‘Deal done’ for Global University Systems to buy FutureLearn

Deal for online education provider set to see Netherlands-based company take full control, THE understands

November 30, 2022
Hands shaking to make a deal

Online education firm FutureLearn has been acquired by Global University Systems (GUS) in a deal that will see its original investor, the Open University, break financial ties with the company, Times Higher Education understands.

The deal – which was set to be formally announced imminently – will see the Netherlands-based GUS take control of FutureLearn, buying out the OU as well as the Australian Seek Group, which had both previously owned a 50 per cent share in the company.

It follows FutureLearn’s decision earlier this year to “significantly reduce expenditure” after suffering heavy financial losses. The company posted a £16 million loss in its accounts for 2021 and its shareholders were forced to invest a further £15 million in the platform in August after it became clear that it would not have sufficient funding in place for its requirements over the next 12 months.

One of the original massive online open course providers (Moocs), the UK-based FutureLearn has struggled to make its offering profitable in the face of heavy competition from larger US competitors.

It is understood that the deal with GUS will allow FutureLearn to expand into providing careers advice via access to GUS’ artificial intelligence career management system, which – it is hoped – will help it differentiate itself from its peers.

FutureLearn is also set to expand into developing countries, with territories including Africa, Asia, Central and South America and the Caribbean expected to be targeted. Despite selling its share in the company, the OU will continue to offer its courses via the platform.

GUS, founded in its current form by Russian entrepreneur Arkady Etingen, owns a number of for-profit higher education institutions in the UK, including the University of Law and Arden University.

It also owns St Patrick’s College and the London School of Business and Finance, institutions that came under close scrutiny in the mid-2010s after both rapidly expanded recruitment of students on public-backed loans studying sub-degree-level higher national certificate and higher national diploma courses. Both had their licences to recruit international students suspended.

GUS also owns a number of higher education institutions overseas.

Neil Mosley, an online education consultant, said that the deal was positive in that it would ensure the continued existence of FutureLearn, despite its “very challenging financial position”. He also pointed out that GUS was “not new to running online education businesses” and could add experience and expertise that could steer FutureLearn “to a place of financial viability and sustainability”.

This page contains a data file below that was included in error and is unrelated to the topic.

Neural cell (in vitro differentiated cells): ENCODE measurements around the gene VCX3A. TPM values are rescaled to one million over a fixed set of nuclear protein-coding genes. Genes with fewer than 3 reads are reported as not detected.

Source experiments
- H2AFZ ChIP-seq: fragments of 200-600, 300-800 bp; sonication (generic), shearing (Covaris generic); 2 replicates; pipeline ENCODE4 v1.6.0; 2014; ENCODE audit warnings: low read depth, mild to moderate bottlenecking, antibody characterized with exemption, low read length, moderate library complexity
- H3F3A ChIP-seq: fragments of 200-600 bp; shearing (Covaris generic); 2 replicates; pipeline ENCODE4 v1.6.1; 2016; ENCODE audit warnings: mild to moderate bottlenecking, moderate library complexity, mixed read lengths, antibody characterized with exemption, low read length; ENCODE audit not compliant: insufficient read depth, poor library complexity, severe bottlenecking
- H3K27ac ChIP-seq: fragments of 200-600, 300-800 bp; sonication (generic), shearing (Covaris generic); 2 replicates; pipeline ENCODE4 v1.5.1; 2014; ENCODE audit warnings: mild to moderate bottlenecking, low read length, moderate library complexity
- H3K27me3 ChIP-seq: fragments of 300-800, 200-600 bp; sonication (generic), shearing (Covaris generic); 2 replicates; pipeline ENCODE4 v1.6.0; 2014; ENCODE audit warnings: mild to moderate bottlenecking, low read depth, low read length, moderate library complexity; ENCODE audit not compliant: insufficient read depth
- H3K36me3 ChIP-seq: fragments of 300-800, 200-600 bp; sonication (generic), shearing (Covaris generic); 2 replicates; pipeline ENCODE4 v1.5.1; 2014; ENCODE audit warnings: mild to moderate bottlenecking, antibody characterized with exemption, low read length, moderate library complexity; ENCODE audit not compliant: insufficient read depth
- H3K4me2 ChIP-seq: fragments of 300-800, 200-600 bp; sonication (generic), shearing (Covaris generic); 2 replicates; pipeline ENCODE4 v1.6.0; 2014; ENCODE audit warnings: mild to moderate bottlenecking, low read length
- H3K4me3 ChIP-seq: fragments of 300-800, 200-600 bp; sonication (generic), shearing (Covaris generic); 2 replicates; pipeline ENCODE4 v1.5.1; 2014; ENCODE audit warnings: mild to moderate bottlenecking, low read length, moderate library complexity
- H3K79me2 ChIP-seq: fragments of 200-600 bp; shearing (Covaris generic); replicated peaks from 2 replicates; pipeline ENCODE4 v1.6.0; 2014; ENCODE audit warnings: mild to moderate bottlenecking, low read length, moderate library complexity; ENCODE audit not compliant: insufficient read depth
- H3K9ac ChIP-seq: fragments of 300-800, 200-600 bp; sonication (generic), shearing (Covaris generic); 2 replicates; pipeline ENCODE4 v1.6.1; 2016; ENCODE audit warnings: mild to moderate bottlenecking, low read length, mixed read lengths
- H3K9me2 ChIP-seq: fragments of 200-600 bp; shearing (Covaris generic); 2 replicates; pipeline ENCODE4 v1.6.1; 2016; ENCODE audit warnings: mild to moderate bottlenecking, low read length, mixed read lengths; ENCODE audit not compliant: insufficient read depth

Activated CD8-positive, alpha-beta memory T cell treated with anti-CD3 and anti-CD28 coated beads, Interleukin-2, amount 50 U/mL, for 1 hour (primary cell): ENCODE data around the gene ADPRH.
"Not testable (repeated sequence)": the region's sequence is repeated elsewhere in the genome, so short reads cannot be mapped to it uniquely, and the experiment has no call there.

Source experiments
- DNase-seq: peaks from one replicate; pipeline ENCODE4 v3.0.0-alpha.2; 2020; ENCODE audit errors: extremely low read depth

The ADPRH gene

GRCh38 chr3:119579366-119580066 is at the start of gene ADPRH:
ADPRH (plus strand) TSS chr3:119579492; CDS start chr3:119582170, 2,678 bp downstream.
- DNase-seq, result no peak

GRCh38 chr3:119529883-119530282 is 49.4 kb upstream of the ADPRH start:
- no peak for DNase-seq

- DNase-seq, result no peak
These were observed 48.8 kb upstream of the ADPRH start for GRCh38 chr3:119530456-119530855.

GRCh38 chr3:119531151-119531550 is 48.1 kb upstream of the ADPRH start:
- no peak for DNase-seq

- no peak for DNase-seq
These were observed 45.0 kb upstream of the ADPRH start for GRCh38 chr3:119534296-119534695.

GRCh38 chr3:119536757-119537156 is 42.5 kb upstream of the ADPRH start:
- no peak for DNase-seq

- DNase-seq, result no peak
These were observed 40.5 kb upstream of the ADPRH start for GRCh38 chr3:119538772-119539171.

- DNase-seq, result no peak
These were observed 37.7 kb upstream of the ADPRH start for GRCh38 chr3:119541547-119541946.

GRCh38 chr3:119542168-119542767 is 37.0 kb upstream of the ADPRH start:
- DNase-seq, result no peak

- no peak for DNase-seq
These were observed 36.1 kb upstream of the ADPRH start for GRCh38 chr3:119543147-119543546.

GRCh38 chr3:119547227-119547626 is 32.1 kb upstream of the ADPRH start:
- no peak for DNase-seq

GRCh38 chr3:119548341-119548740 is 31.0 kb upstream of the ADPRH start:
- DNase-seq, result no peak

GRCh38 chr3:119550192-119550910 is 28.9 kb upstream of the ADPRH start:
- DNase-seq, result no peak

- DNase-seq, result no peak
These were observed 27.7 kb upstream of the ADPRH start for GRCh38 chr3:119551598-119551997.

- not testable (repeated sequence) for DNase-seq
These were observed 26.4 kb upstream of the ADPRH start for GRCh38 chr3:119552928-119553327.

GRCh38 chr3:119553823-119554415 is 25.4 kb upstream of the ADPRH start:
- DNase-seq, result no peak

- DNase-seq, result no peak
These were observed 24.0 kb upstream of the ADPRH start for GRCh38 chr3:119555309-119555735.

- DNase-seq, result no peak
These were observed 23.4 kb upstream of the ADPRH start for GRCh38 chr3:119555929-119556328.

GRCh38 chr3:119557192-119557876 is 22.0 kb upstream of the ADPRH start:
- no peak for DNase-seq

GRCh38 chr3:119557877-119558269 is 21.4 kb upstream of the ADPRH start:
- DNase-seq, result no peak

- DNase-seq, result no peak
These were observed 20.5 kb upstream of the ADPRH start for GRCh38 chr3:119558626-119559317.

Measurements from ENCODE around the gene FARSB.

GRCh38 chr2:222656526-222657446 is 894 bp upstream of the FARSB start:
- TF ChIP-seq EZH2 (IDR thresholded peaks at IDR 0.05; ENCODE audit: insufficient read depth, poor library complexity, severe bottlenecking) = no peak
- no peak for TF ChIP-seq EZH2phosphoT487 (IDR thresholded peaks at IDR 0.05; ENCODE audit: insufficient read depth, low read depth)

But, he said, they would have to do this with a “much reduced team” because FutureLearn has recently been laying off large numbers of its staff and the deal could also prompt existing university partners to consider whether to continue their arrangements with FutureLearn, given it “might begin to look like a very different proposition in the future”.

After originally launching in partnership with 12 universities in 2012, FutureLearn currently provides services to more than 260 universities, brands and government departments. 

It has tried to diversify its offering to include degrees, microcredentials and business-focused training but struggled to convince universities to invest in its longer courses.

Online learning platforms Udacity and Coursera have also recently announced plans to make redundancies, prompting some to speculate that the “bubble has burst” on the edtech sector’s rapid expansion.

Following confirmation of GUS' takeover of FutureLearn, the company installed former universities minister Lord Johnson of Marylebone as new chair of the board of directors. A new advisory board was also announced, chaired by former Labour education secretary Lord Blunkett of Brightside alongside former Quality Assurance Agency chief executive Douglas Blackstock, with further appointments to follow.


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Reader's comments (1)

Not sure about this. Will be sad to see the OU disengaging completely. Still, as the Russian saying goes: ‘We will live a little longer & we will see’.